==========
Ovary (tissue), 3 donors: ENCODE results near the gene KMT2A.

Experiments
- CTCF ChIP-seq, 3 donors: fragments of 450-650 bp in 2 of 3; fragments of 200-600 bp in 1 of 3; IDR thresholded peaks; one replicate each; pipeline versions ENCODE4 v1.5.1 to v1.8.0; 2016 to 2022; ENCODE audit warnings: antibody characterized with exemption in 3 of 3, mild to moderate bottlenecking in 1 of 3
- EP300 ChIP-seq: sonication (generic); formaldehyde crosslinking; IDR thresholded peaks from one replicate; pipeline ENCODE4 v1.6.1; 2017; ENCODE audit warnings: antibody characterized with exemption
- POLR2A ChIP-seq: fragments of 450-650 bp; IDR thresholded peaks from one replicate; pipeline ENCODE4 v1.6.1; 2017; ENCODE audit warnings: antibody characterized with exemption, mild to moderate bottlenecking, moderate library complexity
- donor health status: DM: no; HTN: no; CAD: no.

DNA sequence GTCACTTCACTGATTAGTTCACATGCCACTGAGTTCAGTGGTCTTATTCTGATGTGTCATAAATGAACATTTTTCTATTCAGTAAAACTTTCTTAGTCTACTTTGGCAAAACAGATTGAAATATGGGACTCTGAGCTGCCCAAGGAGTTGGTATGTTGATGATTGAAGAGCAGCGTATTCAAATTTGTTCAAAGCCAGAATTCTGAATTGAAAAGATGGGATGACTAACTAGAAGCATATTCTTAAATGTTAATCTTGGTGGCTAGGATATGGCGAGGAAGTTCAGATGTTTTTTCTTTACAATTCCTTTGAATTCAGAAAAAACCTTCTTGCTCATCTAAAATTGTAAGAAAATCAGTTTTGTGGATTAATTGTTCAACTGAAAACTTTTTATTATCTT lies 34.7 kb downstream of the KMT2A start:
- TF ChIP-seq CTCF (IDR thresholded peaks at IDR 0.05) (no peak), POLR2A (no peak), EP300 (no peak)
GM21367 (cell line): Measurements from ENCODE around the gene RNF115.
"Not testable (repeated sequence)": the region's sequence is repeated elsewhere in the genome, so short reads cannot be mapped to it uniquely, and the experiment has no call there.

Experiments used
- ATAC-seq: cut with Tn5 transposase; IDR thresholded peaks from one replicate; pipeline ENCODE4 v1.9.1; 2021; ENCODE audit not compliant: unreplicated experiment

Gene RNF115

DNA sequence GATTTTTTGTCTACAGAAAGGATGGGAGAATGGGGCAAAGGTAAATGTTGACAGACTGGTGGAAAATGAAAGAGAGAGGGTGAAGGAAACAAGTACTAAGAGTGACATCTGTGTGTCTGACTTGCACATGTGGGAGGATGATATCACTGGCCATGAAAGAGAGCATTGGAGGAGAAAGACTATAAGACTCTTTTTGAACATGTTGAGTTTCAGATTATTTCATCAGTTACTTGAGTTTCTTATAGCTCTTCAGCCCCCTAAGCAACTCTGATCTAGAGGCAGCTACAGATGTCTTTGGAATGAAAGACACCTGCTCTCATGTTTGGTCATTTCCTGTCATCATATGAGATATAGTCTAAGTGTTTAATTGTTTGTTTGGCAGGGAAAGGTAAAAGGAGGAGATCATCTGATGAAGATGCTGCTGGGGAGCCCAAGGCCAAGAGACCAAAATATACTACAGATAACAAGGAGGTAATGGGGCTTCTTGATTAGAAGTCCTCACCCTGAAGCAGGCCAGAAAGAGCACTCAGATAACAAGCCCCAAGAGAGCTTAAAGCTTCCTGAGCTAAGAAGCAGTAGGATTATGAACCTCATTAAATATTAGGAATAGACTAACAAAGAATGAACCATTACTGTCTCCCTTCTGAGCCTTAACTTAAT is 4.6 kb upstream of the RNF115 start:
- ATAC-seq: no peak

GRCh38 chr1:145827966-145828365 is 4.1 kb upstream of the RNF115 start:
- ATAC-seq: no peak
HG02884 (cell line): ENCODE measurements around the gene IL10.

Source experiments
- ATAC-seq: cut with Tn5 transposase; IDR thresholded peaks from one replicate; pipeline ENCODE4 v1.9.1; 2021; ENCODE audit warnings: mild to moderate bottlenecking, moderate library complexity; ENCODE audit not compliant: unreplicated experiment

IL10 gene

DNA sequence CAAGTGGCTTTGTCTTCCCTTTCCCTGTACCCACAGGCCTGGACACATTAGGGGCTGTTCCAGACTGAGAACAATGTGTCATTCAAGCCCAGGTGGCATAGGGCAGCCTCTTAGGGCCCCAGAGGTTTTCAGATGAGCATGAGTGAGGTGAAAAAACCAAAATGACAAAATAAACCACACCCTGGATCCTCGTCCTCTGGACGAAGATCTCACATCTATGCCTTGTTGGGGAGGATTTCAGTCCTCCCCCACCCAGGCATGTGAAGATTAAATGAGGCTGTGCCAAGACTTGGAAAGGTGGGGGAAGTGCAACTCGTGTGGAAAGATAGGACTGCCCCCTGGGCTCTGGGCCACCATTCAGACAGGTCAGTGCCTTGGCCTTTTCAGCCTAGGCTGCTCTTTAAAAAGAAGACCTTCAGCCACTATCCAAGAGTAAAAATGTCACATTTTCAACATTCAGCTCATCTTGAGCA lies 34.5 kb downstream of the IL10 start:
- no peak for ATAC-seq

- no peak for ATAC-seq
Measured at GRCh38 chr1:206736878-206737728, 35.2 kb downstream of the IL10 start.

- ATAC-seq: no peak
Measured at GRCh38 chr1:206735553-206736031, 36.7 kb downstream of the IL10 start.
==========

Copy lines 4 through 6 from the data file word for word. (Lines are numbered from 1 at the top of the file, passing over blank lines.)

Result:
- EP300 ChIP-seq: sonication (generic); formaldehyde crosslinking; IDR thresholded peaks from one replicate; pipeline ENCODE4 v1.6.1; 2017; ENCODE audit warnings: antibody characterized with exemption
- POLR2A ChIP-seq: fragments of 450-650 bp; IDR thresholded peaks from one replicate; pipeline ENCODE4 v1.6.1; 2017; ENCODE audit warnings: antibody characterized with exemption, mild to moderate bottlenecking, moderate library complexity
- donor health status: DM: no; HTN: no; CAD: no.